A stunning, contemporary Black Southern Gothic debut novel by a breakout new Affrilachian writer
“A new, dazzling, and essential American voice.” —George Saunders, author of Lincoln in the Bardo, winner of The Booker Prize
“Mystical, carnal, and written in fire, House of Cotton ushers Monica Brashears straight onto American lit’s mainstage, which she should grace for a long time.” —Jonathan Dee, author of The Privileges, winner of the Prix Fitzgerald
Nineteen years old, broke, and effectively an orphan, Magnolia doesn’t have much to look forward to. She feels stuck and haunted: by her overdrawn bank account, by her predatory landlord, by the ghost of her late grandmother Mama Brown.
One night while working at her dead-end gas station job, a mysterious, slick stranger named Cotton walks in and offers to turn Magnolia’s luck around. He offers her a lucrative “modeling” job at his family’s funeral home. Magnolia accepts. But despite things looking up, Magnolia’s problems fatten along with her wallet. When Cotton’s requests become increasingly weird, Magnolia discovers there’s a lot more at stake than just her rent.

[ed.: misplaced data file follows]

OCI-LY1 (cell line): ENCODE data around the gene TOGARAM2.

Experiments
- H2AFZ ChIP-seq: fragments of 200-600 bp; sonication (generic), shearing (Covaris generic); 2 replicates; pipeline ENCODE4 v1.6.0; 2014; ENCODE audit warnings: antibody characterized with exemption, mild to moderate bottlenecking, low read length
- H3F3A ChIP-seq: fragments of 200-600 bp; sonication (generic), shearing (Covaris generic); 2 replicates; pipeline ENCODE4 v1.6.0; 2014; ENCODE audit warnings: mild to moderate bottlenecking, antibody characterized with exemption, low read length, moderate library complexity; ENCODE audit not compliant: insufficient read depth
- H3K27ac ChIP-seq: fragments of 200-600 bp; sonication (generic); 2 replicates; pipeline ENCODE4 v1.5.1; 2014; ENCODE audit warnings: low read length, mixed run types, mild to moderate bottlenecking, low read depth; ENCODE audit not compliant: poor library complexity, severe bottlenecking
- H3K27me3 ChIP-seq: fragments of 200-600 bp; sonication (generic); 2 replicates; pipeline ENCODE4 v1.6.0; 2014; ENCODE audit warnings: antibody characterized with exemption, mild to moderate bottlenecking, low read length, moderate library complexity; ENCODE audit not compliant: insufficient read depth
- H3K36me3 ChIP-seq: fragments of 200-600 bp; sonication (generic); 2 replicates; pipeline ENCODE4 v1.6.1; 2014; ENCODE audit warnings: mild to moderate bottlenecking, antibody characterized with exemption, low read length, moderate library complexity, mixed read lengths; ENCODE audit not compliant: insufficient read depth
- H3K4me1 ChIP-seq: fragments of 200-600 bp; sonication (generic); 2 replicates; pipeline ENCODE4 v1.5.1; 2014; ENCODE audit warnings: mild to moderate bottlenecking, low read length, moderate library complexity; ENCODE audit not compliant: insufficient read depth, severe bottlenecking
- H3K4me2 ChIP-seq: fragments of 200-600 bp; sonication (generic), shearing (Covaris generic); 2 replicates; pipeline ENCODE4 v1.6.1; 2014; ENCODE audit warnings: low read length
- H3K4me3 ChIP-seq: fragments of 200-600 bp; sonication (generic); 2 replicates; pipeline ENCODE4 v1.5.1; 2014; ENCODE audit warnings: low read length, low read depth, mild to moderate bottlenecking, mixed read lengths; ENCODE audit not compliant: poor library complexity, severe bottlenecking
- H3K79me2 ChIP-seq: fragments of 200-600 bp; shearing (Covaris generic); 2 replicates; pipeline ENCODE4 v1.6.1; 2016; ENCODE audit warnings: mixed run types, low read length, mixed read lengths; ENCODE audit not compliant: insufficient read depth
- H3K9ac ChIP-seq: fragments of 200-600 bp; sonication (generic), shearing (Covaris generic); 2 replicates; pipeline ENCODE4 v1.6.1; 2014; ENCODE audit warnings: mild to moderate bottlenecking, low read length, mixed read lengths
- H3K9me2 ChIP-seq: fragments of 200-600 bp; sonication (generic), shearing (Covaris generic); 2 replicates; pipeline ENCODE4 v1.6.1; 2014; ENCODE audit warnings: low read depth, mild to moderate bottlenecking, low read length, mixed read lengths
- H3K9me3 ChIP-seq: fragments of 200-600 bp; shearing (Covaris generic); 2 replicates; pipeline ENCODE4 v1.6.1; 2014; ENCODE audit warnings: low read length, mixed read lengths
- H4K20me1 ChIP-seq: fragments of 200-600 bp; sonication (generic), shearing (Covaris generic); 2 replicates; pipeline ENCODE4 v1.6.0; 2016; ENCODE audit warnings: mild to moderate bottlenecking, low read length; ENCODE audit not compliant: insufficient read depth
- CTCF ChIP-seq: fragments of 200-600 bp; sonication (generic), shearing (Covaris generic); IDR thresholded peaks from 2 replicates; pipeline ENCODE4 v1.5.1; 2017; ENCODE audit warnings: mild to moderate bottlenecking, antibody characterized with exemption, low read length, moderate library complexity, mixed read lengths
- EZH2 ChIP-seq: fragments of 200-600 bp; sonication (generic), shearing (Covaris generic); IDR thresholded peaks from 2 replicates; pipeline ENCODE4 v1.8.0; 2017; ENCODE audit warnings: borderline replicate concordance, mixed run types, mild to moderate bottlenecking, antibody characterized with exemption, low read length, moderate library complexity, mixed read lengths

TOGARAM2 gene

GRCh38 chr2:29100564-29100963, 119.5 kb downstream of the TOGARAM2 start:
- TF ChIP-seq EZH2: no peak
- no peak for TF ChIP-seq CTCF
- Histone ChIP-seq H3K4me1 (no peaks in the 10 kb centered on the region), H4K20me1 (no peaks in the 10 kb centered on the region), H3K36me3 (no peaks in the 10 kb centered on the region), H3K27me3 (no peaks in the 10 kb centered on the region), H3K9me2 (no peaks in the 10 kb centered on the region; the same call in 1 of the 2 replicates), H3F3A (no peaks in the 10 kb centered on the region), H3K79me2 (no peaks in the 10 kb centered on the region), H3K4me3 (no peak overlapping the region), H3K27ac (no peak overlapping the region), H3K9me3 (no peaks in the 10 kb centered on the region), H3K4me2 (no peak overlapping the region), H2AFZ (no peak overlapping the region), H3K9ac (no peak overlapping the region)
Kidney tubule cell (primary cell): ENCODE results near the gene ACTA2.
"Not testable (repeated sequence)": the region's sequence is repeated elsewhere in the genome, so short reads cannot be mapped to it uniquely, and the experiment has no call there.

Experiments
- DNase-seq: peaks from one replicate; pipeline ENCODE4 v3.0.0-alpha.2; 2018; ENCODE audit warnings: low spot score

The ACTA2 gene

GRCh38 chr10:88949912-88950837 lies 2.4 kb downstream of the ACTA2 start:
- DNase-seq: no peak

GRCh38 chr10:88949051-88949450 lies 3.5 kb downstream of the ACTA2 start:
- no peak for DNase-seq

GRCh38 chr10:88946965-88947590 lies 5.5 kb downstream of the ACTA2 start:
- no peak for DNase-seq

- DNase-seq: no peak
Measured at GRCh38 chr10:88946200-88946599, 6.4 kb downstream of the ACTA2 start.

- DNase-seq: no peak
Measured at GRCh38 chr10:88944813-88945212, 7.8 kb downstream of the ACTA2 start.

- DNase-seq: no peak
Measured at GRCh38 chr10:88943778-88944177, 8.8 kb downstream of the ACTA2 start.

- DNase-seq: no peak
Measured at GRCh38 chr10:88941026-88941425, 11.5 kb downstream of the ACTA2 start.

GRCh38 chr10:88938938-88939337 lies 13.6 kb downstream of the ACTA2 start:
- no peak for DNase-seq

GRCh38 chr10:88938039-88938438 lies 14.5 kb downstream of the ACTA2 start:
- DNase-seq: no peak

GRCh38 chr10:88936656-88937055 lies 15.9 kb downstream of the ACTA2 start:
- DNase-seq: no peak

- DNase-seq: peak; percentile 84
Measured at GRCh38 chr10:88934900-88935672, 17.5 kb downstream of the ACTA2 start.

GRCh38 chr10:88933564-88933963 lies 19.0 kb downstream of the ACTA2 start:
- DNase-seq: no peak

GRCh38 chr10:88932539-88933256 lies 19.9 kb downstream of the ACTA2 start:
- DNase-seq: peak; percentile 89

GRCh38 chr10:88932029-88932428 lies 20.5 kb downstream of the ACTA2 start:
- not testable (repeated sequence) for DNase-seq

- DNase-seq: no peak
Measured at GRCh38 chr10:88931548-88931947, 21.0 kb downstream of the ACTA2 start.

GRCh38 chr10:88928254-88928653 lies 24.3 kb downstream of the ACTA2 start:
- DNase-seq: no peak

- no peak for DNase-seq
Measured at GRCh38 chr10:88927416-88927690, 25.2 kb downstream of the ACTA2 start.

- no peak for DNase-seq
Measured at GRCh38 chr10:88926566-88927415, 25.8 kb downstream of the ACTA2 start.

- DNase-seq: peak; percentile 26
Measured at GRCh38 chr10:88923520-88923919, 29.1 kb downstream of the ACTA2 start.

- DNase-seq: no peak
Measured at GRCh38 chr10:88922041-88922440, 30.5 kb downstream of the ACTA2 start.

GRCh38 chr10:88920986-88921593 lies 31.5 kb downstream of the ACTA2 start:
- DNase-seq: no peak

Sharp as a belted knife, this sly social commentary cuts straight to the bone, revealing the aftermath of the American plantation and what it means to be poor, Black, and a woman in the God fearing south. Impossible to put down, Brashears’s House of Cotton will keep you mesmerized until the very last page.